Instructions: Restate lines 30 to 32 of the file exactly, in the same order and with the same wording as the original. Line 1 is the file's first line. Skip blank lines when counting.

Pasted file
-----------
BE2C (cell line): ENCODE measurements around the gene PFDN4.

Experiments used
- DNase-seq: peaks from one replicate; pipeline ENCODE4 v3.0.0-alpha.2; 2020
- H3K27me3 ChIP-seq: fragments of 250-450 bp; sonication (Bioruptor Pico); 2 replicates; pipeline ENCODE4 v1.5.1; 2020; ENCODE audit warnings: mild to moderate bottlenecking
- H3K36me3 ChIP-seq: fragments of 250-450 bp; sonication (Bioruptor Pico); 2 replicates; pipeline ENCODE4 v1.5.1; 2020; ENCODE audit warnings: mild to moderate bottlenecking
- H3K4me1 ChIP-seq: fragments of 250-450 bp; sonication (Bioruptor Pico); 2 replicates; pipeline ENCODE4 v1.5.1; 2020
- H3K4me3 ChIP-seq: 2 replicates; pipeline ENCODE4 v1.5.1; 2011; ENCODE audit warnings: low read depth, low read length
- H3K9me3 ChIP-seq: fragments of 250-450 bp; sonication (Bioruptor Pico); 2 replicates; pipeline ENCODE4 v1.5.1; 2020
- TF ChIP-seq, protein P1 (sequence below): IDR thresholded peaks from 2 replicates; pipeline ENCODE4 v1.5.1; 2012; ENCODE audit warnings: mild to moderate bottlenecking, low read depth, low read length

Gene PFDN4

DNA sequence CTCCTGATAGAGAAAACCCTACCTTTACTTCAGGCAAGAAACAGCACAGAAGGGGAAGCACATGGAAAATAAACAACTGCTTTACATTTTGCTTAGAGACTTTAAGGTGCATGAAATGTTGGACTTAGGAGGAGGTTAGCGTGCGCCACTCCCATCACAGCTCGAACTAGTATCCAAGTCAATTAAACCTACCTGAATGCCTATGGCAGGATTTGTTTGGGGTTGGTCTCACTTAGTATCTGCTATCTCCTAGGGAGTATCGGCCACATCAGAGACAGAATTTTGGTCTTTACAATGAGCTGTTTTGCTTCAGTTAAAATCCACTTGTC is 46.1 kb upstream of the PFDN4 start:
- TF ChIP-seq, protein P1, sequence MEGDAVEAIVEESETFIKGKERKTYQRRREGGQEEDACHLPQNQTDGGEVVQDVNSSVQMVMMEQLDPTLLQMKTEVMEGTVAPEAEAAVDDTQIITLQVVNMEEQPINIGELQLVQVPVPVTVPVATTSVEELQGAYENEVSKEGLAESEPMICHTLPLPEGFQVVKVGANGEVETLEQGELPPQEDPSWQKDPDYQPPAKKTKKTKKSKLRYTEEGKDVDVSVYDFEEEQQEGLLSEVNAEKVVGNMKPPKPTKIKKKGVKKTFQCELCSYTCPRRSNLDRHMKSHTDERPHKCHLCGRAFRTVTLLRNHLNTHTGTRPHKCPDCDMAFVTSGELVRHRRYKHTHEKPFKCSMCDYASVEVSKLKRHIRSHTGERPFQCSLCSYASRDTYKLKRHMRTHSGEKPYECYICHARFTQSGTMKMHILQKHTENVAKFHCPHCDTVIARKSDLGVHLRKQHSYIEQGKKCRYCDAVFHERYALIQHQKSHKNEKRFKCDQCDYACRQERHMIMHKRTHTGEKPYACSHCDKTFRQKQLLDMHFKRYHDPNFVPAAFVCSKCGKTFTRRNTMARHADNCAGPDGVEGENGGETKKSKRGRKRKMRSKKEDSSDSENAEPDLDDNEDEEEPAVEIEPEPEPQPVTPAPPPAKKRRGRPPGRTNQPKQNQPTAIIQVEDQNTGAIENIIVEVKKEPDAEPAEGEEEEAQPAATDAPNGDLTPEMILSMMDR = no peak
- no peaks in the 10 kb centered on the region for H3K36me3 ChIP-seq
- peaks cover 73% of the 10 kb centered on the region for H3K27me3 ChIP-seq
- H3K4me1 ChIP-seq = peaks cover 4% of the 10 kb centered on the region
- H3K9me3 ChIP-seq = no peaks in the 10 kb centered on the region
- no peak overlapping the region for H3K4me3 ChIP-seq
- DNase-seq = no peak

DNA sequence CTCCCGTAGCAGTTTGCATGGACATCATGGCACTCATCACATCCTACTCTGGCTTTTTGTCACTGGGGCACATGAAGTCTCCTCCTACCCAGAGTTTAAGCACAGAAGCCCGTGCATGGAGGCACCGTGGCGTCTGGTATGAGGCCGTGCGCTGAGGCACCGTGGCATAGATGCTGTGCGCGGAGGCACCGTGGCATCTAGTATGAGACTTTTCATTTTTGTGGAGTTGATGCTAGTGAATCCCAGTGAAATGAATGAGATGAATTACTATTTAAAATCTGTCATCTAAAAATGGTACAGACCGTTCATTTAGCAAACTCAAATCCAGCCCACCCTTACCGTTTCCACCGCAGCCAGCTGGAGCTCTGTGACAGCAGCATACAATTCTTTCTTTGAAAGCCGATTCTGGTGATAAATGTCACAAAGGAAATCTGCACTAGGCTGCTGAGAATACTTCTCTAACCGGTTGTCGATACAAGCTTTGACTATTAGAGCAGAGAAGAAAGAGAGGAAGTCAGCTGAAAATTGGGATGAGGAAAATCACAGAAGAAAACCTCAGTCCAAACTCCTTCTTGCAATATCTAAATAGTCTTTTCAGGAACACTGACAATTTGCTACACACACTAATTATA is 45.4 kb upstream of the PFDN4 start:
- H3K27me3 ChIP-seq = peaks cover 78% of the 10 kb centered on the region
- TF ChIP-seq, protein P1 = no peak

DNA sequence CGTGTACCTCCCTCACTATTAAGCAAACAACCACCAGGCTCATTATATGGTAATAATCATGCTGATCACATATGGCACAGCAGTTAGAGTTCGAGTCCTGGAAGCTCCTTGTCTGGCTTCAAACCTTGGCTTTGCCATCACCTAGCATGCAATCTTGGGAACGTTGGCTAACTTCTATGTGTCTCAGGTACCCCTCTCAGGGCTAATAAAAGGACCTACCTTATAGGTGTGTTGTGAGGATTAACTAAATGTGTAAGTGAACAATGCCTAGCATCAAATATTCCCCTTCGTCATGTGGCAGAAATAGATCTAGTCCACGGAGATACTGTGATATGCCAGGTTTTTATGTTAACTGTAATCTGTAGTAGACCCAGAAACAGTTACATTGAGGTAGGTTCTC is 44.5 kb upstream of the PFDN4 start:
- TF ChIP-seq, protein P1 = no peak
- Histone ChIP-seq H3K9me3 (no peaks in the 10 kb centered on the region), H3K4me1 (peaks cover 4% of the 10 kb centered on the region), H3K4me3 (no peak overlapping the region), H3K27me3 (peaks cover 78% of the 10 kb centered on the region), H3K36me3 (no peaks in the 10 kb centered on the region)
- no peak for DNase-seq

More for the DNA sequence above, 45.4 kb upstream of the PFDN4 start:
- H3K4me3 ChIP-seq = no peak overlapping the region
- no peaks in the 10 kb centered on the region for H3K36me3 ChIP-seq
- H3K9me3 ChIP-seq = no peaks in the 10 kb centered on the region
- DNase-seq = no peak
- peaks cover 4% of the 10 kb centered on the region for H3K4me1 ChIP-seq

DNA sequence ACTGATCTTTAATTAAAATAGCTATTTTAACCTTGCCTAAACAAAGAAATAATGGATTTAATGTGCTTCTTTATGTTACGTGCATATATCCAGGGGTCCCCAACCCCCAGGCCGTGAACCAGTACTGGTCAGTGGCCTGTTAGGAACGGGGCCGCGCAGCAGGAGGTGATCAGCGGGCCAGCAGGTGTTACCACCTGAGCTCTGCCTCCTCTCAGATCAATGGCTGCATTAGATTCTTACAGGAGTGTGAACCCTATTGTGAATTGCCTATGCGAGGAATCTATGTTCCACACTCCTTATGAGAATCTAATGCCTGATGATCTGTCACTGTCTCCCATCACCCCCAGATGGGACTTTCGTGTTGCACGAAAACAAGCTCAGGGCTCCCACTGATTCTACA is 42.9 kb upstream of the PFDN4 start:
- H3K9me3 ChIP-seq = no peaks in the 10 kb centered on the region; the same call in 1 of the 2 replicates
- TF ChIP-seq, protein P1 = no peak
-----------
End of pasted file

- DNase-seq = no peak
- peaks cover 4% of the 10 kb centered on the region for H3K4me1 ChIP-seq

DNA sequence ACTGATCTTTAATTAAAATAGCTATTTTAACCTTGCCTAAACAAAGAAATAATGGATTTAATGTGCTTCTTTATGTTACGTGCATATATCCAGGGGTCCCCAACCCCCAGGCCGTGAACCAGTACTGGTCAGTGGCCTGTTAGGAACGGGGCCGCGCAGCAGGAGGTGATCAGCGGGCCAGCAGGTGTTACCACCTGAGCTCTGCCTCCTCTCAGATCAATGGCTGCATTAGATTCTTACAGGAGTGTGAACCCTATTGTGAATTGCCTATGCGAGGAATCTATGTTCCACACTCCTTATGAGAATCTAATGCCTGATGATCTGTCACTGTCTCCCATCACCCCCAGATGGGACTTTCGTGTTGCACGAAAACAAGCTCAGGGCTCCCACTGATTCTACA is 42.9 kb upstream of the PFDN4 start: